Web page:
The Hopkins Psychiatry Approach to Patients

by Academy of Clinical Excellence on July 26, 2011

This year, for the first time ever, the Department of Psychiatry and Behavioral Sciences has been ranked #1 in the country by U.S. News & World Report.To appreciate why this is such an important achievement for our department, a little historical context is needed.

Since 1980, the Diagnostic and Statistical Manual (DSM), which categorizes mental conditions based on their outward appearances – the signs and symptoms they produce – has reigned as the dominant classificatory system for psychiatric conditions in the U.S.Since 1980, Hopkins Psychiatry has steadfastly viewed the DSM system as fundamentally flawed and has consistently expressed concern about its negative impact on the field.Hopkins Psychiatry has strongly advocated for the clinical utility of an alternative approach built on concepts developed by Adolf Meyer and Karl Jaspers in the early 20th century (and later articulated by Paul McHugh and Phillip Slavney in The Perspectives of Psychiatry (1).

The Hopkins Psychiatry, or Perspectives, approach presumes that different psychiatric disorders have different natures (e.g., schizophrenia and anorexia nervosa are fundamentally different in their origins) and stresses that understanding the brain will not lead to a causal understanding of all mental illness since many psychiatric disorders are not the result of a broken brain. This approach emphasizes the importance of taking a thorough and detailed history in order to appreciate the full context of an individual’s psychiatric distress.For over three decades, the Perspectives approach has been used to teach Hopkins medical students and residents how to formulate and treat patients with psychiatric disorders.Over 100 peer-reviewed journal articles and book chapters have used this approach in a substantive way, however it has not yet been widely adopted by other institutions for use in patient care or teaching.This recognition by U.S. News & World Report helps us move U.S. psychiatry towards a more personalized and systematic approach for the diagnosis and treatment of our patients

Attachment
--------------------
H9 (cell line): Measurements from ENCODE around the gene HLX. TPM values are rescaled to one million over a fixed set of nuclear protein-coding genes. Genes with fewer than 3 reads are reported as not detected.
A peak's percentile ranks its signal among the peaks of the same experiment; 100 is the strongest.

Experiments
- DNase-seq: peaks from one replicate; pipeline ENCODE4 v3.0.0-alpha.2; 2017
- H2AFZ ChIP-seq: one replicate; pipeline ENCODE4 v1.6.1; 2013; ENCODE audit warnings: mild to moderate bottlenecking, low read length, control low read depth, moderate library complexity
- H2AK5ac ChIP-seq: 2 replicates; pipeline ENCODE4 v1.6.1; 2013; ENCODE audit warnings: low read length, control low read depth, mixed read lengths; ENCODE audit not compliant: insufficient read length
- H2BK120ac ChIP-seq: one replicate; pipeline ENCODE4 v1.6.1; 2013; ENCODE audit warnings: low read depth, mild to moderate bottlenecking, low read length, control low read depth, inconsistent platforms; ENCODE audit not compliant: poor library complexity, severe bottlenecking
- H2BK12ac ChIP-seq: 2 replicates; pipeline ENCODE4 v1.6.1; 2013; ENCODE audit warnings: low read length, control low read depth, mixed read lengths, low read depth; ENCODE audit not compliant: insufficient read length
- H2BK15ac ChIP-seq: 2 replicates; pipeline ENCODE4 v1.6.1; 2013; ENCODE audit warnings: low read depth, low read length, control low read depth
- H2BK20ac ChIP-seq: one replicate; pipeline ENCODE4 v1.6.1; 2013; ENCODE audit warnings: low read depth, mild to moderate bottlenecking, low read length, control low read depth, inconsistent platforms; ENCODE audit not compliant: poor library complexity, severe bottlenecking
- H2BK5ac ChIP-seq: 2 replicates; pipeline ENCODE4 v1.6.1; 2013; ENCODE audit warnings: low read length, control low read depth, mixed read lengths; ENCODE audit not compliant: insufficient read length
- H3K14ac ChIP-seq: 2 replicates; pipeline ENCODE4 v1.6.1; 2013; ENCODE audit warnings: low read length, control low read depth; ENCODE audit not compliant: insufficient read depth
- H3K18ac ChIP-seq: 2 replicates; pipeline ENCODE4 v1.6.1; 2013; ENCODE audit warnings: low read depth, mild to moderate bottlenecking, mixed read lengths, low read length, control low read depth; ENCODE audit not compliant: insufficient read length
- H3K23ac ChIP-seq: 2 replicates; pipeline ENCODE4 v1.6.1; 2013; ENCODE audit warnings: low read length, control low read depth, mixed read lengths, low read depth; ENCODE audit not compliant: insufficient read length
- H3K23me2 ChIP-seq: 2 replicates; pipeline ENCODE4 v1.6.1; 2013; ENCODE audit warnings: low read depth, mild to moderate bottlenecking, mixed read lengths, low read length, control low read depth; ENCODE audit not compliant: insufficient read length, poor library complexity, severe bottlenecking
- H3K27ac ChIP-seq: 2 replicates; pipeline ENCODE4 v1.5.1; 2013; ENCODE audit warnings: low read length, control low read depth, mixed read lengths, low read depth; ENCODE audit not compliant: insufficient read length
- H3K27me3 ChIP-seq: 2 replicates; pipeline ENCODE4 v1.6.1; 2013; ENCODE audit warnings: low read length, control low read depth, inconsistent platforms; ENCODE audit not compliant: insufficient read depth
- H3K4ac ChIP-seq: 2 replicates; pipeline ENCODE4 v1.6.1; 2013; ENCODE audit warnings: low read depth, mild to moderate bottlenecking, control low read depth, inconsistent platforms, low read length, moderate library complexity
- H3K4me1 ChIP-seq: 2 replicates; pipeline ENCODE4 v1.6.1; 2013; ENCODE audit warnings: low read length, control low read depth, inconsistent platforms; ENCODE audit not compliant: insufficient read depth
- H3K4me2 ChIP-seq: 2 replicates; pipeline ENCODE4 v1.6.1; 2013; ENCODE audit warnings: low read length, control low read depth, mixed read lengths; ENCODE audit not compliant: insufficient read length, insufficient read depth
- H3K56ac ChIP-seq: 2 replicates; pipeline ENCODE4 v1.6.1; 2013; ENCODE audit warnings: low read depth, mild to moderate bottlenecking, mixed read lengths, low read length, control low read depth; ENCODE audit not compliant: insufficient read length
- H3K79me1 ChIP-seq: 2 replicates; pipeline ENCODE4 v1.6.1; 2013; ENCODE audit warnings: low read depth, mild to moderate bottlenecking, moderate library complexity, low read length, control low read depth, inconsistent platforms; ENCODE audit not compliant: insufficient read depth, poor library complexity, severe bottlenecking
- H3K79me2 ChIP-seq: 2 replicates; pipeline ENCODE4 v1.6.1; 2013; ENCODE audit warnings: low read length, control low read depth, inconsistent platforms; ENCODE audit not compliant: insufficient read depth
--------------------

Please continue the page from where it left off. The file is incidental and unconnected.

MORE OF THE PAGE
[1] McHugh PR, Slavney PR. The perspectives of psychiatry: Johns Hopkins University Press Baltimore, MD; 1998.

Margaret S. Chisolm, MD
Assistant Professor
Department of Psychiatry and Behavioral Sciences
Johns Hopkins University School of Medicine


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